Category Archives: Middle Ages Conflict Resolution

More on Knee Jerk Reactions, Fighting Fire with Fire


Amazingly, Trump and his surrogates brag that he fights back, that if
someone punches him he punches back ten times as hard, that he “fights fire
with fire”.

How can they think that mimicking an opponent is a good thing?  It’s purely
reactive. With Trump all it takes is a bit of criticism and he’s off to the
races, tweeting away–and not doing his job.  According to Sun Tsu (and
Miyamoto Musashi) the warrior chooses the time, place and mode of battle.
Letting oneself be constantly baited into over the top overreaction just looks
weak.  Trump comes off like a patsie, not a strong leader.  People rattle his
cage, he goes nuts, they do it again, predictably, so does he.  That is just way too much psychodrama for most folks.

By continually being drawn into childish twitter fights he’s wasting a ton of time that he could be spending on, oh, say, infrastructure, crime, gun violence, Middle East peace talks, Russian hacking of our businesses, elections and who knows what else, and….

So I’m not nearly as thrilled with the, presumably-viewed-as-manly habit
our president has of going off the rails at every little provocation.

By reacting so predictably, it takes virtually nothing for anyone who does
not wish us well to distract our president into following someone else’s
agenda. But a master tactician doesn’t fight fire with fire, he uses unorthodox
and abstruse methods and implements.  Cuts off the oxygen, cools the
temperature, removes the fuel, whatever.

Here’s a perfect example of the foolishness and penalties of knee jerk reactions,

Remember, at the Battle of Hastings, where England became Norman in the
fall of 1066?  After hours of bitter fighting, the English (under half-Danish
Harald Godwineson, King Harald II of England) had held their position behind a
shieldwall which the Normans could not break.  When the Normans got spooked and fled at some point, the English broke formation and pursued them individually and pell mell.  The Normans, seeing the opportunity, wheeled their horses around and picked off the undisciplined English one by one.  Two more times the Normans used the same ploy–pretended retreat followed by counterattack–to induce the English to break formation.  This turned the battle in favor of the mounted Normans.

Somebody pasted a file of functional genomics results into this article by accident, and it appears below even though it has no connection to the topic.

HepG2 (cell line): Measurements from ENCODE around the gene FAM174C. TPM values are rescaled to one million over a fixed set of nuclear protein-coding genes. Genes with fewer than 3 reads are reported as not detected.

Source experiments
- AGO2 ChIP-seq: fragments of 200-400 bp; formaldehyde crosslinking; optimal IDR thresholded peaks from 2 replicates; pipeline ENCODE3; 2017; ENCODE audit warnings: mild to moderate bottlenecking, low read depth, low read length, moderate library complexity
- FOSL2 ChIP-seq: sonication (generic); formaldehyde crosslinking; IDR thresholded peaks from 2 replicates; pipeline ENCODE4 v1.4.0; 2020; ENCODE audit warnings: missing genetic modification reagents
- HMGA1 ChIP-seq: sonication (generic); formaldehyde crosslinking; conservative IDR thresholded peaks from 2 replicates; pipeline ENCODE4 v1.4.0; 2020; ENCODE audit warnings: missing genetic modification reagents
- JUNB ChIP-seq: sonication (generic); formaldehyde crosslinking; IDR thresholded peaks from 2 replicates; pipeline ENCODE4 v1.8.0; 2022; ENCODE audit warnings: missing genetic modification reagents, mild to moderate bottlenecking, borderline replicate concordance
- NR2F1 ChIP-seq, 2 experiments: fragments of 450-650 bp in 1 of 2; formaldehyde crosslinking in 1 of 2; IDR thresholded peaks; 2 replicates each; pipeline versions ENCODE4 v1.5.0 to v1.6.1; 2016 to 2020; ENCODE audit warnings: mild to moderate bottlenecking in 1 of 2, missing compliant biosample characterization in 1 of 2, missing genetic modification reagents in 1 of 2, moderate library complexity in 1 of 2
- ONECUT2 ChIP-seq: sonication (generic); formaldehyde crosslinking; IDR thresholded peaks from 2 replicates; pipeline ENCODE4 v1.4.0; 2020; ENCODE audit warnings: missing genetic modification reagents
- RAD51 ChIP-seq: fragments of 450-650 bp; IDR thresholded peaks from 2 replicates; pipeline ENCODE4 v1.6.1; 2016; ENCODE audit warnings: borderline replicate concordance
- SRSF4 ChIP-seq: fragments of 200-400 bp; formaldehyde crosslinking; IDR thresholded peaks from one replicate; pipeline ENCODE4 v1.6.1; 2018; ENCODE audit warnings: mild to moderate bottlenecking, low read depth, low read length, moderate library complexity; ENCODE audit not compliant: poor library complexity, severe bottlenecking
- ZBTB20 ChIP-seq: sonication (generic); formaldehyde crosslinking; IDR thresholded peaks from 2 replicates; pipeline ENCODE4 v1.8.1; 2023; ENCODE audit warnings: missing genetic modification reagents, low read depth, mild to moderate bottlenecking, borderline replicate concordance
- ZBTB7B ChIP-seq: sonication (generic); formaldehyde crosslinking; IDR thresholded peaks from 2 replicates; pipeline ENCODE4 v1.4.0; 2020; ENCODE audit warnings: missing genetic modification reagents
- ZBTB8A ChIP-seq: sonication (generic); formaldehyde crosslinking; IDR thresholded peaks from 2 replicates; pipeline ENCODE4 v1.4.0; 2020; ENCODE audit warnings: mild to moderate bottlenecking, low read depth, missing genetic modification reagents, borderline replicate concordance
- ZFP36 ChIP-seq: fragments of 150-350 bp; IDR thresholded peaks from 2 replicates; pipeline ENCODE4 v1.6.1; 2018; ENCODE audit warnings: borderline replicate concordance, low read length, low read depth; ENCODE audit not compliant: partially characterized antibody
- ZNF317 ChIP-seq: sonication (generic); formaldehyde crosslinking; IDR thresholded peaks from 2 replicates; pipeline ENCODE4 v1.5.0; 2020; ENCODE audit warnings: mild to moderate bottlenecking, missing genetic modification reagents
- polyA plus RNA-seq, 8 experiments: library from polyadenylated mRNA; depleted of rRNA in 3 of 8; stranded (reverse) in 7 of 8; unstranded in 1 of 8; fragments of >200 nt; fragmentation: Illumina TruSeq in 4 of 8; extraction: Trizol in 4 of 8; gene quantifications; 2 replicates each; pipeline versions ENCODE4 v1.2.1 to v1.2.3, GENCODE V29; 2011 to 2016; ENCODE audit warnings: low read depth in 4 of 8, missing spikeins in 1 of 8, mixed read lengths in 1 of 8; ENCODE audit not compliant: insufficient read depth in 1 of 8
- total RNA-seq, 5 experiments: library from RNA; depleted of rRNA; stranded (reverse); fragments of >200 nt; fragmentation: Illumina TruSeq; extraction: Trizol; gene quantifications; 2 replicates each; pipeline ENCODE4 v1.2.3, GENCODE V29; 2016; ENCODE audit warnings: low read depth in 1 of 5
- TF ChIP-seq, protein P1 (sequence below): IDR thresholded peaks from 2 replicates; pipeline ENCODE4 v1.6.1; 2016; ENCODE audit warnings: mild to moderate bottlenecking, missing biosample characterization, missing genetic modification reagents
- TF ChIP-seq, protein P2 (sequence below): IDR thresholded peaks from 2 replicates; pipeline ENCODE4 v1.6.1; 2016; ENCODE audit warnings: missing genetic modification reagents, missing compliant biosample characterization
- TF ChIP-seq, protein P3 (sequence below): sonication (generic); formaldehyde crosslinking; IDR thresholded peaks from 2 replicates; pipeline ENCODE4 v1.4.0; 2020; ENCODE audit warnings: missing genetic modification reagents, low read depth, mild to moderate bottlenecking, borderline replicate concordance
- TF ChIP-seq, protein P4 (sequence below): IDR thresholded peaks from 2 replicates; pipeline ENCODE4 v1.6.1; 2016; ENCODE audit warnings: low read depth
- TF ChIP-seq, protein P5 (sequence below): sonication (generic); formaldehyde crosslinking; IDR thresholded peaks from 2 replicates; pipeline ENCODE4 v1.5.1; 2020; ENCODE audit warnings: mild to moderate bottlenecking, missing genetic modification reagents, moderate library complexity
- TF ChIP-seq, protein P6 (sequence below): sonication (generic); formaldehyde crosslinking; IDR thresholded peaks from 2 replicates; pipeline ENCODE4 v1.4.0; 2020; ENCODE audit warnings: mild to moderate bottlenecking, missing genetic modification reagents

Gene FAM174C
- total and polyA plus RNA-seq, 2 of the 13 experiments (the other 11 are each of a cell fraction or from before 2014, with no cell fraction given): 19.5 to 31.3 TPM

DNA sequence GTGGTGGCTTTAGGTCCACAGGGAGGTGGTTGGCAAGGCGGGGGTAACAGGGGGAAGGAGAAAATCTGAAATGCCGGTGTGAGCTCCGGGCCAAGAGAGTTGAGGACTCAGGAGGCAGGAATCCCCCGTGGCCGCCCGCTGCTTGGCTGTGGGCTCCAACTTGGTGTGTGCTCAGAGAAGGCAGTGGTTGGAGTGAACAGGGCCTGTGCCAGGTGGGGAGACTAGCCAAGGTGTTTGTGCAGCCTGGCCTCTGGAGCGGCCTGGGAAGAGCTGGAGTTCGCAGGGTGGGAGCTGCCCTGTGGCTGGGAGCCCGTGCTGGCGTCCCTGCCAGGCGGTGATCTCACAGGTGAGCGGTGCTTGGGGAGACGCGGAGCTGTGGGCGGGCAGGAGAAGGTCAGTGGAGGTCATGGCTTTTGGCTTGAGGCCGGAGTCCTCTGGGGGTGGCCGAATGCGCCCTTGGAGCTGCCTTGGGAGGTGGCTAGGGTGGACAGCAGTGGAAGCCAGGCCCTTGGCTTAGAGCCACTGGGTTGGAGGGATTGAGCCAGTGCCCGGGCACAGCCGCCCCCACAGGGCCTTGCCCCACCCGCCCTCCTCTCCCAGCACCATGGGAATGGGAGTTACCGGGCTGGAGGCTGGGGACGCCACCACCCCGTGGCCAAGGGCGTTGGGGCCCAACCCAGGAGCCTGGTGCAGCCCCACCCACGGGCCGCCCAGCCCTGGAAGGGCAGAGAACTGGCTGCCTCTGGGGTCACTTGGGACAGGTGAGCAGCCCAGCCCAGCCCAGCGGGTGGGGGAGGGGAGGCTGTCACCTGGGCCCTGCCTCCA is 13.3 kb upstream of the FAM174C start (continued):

That’s what knee-jerk “fighting back” got the English.  Their king dead, his body and jeweled gonfannon in the hands of his usurper, the end of Anglo Saxon rule in England, their lands, assets, pride and titles taken and endless abuse at the hands of the Normans for decades to come.

Mindlessly fighting back may sound good but patient critical analysis, and
then fighting back if it’s warranted, is a more sound way to proceed.
Usually. There are always exceptions but, in general, think first.  Just popping off as our president does is not just embarrassing, it makes us look dumb in front of our enemies.  And that definitely is not a good idea.

Charles Martel “The Hammer” is Spinning in His Grave


What’s that sound I hear?  Why it’s my many greats grandfather, Charles
Martel, “The Hammer” Mayor of the Palace of Austrasia, spinning in his
grave.  Charles was the great warrior who kicked the Saracens’ ass in
October, 732, at the Battle of Tours/Battle of Poitiers, forcing them from
most of what is now called France. (Charles was also the emperor
Charlemagne’s grandfather.) The battle, effectively, was the end of the
Merovingian empire and the beginning of the Carolingians.

Well, to be accurate, after the battle the Saracens didn’t exactly leave all of what is now France, but they were more or less confined to Provence for the nonce.

At this battle the Saracens, under the head of the Umayad caliphate, Emir of
Cordoba, Abd el Rahman, got their asses handed to them by Charles and his
army.  This battle ended the expansion of the Muslim invaders’ territories
northward into Europe. (The Saracens had already established themselves